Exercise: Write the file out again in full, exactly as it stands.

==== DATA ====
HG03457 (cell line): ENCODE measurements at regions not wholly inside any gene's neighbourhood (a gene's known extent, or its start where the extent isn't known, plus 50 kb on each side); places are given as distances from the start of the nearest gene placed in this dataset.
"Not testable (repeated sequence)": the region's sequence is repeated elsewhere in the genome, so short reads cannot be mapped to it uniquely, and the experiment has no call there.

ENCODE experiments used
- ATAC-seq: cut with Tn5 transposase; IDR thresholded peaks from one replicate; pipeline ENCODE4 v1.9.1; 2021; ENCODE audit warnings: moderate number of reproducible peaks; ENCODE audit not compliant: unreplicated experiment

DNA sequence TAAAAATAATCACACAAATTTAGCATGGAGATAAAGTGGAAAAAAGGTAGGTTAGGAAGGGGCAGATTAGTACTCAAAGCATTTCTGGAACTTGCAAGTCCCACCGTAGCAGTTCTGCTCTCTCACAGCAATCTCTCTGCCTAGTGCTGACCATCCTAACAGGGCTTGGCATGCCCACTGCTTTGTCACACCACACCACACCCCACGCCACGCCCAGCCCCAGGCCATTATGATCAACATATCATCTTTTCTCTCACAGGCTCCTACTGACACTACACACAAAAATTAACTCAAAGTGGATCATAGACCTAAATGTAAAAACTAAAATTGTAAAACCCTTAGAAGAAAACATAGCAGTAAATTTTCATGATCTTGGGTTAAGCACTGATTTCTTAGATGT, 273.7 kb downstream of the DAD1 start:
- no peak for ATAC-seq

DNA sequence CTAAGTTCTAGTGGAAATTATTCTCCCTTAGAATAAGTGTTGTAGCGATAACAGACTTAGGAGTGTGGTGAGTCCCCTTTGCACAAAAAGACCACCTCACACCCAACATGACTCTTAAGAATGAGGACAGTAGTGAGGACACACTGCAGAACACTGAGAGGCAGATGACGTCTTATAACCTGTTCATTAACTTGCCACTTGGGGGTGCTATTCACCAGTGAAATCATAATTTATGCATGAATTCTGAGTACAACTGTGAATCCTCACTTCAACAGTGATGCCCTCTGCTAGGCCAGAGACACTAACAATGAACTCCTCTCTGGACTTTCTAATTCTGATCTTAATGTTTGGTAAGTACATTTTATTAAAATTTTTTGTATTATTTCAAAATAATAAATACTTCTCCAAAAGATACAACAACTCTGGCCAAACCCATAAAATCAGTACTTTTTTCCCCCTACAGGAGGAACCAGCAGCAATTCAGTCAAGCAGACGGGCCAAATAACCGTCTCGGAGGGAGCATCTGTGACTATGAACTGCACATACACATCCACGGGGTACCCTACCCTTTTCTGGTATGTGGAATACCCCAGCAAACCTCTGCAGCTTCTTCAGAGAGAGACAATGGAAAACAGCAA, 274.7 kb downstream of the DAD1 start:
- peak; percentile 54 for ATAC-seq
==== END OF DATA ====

HG03457 (cell line): ENCODE measurements at regions not wholly inside any gene's neighbourhood (a gene's known extent, or its start where the extent isn't known, plus 50 kb on each side); places are given as distances from the start of the nearest gene placed in this dataset.
"Not testable (repeated sequence)": the region's sequence is repeated elsewhere in the genome, so short reads cannot be mapped to it uniquely, and the experiment has no call there.

ENCODE experiments used
- ATAC-seq: cut with Tn5 transposase; IDR thresholded peaks from one replicate; pipeline ENCODE4 v1.9.1; 2021; ENCODE audit warnings: moderate number of reproducible peaks; ENCODE audit not compliant: unreplicated experiment

DNA sequence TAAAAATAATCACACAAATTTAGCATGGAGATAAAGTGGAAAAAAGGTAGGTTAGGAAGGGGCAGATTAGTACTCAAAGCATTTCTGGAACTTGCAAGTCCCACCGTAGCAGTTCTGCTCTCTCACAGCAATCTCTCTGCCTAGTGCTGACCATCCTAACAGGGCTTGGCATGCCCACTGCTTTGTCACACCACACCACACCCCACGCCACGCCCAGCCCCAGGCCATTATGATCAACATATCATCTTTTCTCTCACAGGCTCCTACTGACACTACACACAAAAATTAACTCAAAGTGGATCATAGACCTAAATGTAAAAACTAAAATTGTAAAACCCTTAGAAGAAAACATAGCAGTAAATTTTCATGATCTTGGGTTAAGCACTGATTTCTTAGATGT, 273.7 kb downstream of the DAD1 start:
- no peak for ATAC-seq

DNA sequence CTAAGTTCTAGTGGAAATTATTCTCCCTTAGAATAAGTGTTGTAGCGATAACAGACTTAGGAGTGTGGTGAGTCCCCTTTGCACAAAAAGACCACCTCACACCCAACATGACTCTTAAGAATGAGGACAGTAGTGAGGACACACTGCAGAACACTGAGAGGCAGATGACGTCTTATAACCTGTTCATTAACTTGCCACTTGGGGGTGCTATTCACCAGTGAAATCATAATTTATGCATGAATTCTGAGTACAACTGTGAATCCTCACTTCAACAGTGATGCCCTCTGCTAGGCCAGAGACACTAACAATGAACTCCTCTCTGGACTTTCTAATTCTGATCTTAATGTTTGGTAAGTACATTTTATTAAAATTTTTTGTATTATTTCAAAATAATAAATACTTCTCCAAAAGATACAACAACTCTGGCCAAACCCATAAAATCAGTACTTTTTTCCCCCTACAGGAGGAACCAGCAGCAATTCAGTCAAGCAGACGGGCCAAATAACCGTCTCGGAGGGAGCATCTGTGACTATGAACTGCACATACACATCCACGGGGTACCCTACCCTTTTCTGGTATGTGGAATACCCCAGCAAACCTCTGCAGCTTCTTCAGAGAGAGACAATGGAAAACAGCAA, 274.7 kb downstream of the DAD1 start:
- peak; percentile 54 for ATAC-seq